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Colombian rebels release 10 hostages held since 1998

.- The International Red Cross Commission confirmed on April 2 that ten hostages kidnapped in 1998 by the Marxist rebel group FARC in Colombia have been released.

In a statement issued on Monday, the commission said the group released four soldiers and six police officers.

Local Church leaders praised the news, with Archbishop of Bogota  Ruben Salazar Gomez calling the move “a necessary first step to start the process of dialogue in order to end the scourge of civil war in Colombia.”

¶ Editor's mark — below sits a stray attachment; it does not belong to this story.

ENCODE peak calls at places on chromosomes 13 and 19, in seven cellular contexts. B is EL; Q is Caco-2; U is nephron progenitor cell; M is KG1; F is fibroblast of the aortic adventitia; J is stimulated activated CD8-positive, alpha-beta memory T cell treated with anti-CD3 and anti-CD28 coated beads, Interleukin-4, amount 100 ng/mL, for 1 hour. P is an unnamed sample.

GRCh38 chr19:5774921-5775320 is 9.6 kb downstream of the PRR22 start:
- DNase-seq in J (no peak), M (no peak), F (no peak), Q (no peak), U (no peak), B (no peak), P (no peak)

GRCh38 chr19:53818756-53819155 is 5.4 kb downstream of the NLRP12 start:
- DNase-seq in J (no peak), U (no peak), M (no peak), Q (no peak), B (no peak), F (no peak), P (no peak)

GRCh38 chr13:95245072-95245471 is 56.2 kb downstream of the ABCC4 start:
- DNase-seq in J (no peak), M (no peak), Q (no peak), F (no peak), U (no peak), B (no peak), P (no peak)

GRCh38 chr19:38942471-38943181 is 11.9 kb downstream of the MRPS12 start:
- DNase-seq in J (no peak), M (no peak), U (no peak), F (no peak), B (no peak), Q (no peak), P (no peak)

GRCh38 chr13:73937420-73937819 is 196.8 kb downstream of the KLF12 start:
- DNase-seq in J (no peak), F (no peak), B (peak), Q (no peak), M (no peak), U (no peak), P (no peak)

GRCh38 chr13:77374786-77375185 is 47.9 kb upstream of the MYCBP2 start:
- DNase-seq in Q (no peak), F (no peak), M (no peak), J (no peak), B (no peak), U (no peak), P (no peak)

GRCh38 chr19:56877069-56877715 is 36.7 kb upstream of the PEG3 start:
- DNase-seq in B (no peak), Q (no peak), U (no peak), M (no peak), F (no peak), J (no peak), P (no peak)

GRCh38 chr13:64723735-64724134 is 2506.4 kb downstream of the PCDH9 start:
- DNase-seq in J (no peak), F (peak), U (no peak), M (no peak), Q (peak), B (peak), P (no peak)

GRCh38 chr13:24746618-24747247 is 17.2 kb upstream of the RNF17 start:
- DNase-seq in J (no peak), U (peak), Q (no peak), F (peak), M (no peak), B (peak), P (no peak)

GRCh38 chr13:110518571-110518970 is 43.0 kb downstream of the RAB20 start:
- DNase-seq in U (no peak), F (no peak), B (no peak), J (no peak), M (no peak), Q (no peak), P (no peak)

Archbishop Salazar urged all groups “that are still holding people as hostages to release them as soon as possible, in order to allow the crime of kidnapping to disappear from our country forever.”

The ten hostages have been transported to the city of Villavicencio by a helicopter provided by the Brazilian government. In the coming days they will be flown to Bogota on a government jet.

The Red Cross thanked the government of Brazil for its cooperation and said it continued to be willing to “facilitate the release of other individuals being held by armed groups.”

“We manifest our great joy over the success of this operation which in one single day allowed ten families that had been waiting for so many years to be reunited,” said Jordi Raich, the head of  Colombia's Red Cross commission.

 “Today the agony for these families is over, and this fills us with great satisfaction,” he said.

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